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- Winnebago County sheriff names chief deputy
- URGENT: Four votes and we could lose on Keystone
- Guest Column: Housing Authority CEO: Time to unify behind quality living
- Rockford police investigate 17th Street murder
- Clean water under attack in the U.S. Congress
- Man faces charges following attempted armed robbery
- Discovery Center experiences record public attendance
- Pet Talk: Probiotics for your pets
- Illinois home prices climb 3.7 percent in December
Gardening News: Strengthen plants this season with new tools for gardening
By Melinda Myers
Gardening Expert, TV & Radio Host, Author and Columnist
As gardeners well know, there are plenty of challenges landscapes will face throughout the growing season. Heat, drought, pests and disease can all take their toll on plants, causing wilting, brown leaves, damage and even plant death. Fortunately, gardeners now have an exciting new organic tool for growing healthy, productive and beautiful landscapes all season long.
Researchers have discovered that when some plants are stressed, they produce certain molecules that help them better tolerate environmental stresses as well as insect and disease attacks. They isolated the molecules and applied them to other plants. This improved the treated plants’ own natural defenses, much like immunizations do for us.
All natural plant strengtheners, like JAZ Spray, were developed as a result of these findings. Plant strengtheners immunize plants against environmental stresses such as heat and drought, while building their defenses against insects and diseases.
They are not fertilizers that provide nutrients, nor are they pesticides that kill the insects and disease organisms. This new tool can help gardeners deal with gardening challenges that are beyond their control. By using a plant strengthener, you are proactively boosting a plant’s immune system before environmental stresses hit, and ultimately helping it thrive as it faces serious challenges throughout the season.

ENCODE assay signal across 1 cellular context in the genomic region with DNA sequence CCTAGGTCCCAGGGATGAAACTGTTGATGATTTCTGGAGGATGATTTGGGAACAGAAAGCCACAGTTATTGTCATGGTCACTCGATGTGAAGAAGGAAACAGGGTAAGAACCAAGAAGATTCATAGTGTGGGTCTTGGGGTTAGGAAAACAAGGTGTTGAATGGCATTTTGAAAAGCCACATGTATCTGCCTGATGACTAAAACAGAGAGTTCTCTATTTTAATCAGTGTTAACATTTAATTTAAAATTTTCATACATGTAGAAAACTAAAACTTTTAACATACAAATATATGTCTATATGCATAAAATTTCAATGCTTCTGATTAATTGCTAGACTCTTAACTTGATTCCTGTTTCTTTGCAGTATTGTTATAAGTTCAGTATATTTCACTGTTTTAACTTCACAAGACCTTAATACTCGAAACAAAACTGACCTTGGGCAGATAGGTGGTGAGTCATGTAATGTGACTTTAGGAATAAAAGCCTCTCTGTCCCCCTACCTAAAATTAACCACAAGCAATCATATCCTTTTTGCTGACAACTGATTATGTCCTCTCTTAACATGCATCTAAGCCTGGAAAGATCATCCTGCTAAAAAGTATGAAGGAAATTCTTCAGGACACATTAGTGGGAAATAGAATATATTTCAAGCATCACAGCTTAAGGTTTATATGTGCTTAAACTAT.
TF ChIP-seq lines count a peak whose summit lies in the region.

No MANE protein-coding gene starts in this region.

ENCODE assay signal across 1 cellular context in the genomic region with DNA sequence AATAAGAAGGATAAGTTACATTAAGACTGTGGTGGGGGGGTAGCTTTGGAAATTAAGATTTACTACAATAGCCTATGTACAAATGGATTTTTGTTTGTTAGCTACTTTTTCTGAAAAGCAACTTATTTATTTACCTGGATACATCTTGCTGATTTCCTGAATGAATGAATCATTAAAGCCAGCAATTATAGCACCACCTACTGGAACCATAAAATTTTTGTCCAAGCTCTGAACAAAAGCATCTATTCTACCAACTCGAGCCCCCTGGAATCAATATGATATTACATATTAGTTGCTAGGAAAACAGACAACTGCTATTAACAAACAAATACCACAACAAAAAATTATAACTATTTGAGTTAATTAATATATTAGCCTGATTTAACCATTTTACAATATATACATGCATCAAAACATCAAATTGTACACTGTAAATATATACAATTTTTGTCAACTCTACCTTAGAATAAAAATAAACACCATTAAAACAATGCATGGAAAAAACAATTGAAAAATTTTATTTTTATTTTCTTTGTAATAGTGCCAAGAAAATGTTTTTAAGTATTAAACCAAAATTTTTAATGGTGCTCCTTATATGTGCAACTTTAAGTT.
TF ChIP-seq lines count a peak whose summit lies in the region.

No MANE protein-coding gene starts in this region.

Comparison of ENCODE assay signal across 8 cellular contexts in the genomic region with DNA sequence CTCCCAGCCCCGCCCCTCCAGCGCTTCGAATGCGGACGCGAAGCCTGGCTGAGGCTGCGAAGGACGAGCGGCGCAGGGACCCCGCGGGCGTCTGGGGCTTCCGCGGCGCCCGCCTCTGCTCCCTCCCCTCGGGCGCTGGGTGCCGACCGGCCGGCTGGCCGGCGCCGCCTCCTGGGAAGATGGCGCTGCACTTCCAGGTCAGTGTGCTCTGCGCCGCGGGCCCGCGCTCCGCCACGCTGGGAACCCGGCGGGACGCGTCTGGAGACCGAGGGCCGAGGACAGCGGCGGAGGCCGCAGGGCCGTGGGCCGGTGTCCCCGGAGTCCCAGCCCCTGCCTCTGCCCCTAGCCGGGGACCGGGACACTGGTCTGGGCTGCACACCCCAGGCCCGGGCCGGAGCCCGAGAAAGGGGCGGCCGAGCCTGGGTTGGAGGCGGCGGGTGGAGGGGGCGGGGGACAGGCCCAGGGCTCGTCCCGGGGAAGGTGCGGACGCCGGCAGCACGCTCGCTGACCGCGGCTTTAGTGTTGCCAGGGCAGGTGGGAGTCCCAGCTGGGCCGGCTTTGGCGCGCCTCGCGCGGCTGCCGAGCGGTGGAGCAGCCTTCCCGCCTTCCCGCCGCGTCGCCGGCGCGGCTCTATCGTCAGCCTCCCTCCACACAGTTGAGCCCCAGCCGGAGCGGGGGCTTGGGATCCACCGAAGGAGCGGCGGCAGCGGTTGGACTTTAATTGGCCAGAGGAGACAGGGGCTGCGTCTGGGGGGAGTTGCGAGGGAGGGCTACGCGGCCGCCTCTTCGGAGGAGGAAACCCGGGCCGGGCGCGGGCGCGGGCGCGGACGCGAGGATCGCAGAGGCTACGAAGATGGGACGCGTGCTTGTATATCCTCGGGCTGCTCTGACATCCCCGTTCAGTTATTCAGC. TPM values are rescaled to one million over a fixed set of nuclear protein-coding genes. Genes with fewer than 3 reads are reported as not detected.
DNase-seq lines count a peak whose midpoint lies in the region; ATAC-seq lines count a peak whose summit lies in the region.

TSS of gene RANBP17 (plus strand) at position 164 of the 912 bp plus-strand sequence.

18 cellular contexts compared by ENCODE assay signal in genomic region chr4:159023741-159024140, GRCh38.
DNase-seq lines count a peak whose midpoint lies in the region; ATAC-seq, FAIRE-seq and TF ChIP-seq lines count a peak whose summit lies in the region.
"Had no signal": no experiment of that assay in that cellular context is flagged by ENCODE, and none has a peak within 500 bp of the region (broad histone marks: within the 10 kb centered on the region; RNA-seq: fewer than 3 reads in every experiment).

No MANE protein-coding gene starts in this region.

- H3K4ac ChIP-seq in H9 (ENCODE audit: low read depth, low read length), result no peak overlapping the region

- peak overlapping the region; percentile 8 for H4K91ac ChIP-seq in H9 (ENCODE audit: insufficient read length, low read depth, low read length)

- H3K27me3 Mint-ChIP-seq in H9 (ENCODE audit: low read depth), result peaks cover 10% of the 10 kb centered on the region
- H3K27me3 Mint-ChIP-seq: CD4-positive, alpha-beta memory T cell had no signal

These natural plant-derived products improve plant health and resilience by strengthening their resistance to plant stressors, including heat, drought, over-watering, insects and disease. They have become a valuable and must-have tool for both beginning and experienced gardeners — especially given the variable and unpredictable weather patterns we’ve experienced in recent years.
They can also increase gardening success when busy schedules, vacations or lack of experience get in the way of providing ideal care.
Begin treating established plants from the start of the season to help build their natural defenses. Treated plants will be more robust, suffer less damage and recover more quickly from stress. Plant strengtheners are also effective when applied at the first sign of stress or when moving plants indoors for winter, since the lower light and lower humidity conditions can be very stressful on these plants.
Prepare your plants for the growing season by arming yourself with this exciting new line of organic products that are safe for pets, kids and the environment.
Always remember that proper soil preparation, plant selection, and care are also critical in growing beautiful, productive and healthy plants. Monitor your plants’ health throughout the growing season. Uncovering problems early may be the difference between a little cleanup and the need to treat. If treatment is needed, look for the most eco-friendly products available.
Investing a bit of time and energy now to lay the foundation for a healthy and productive landscape will surely pay off with low-maintenance, beautiful gardens for years to come.
For more gardening tips, visit www.melindamyers.com.
Nationally-known gardening expert, TV/radio host, author and columnist Melinda Myers has 30 years of horticulture experience and has written more than 20 gardening books, including Can’t Miss Small Space Gardening and The Garden Book for Wisconsin. She hosts the nationally-syndicated Melinda’s Garden Moment segments, which air on 89 TV and radio stations throughout the U.S. Visit www.melindamyers.com.
From the June 20-26, 2012, issue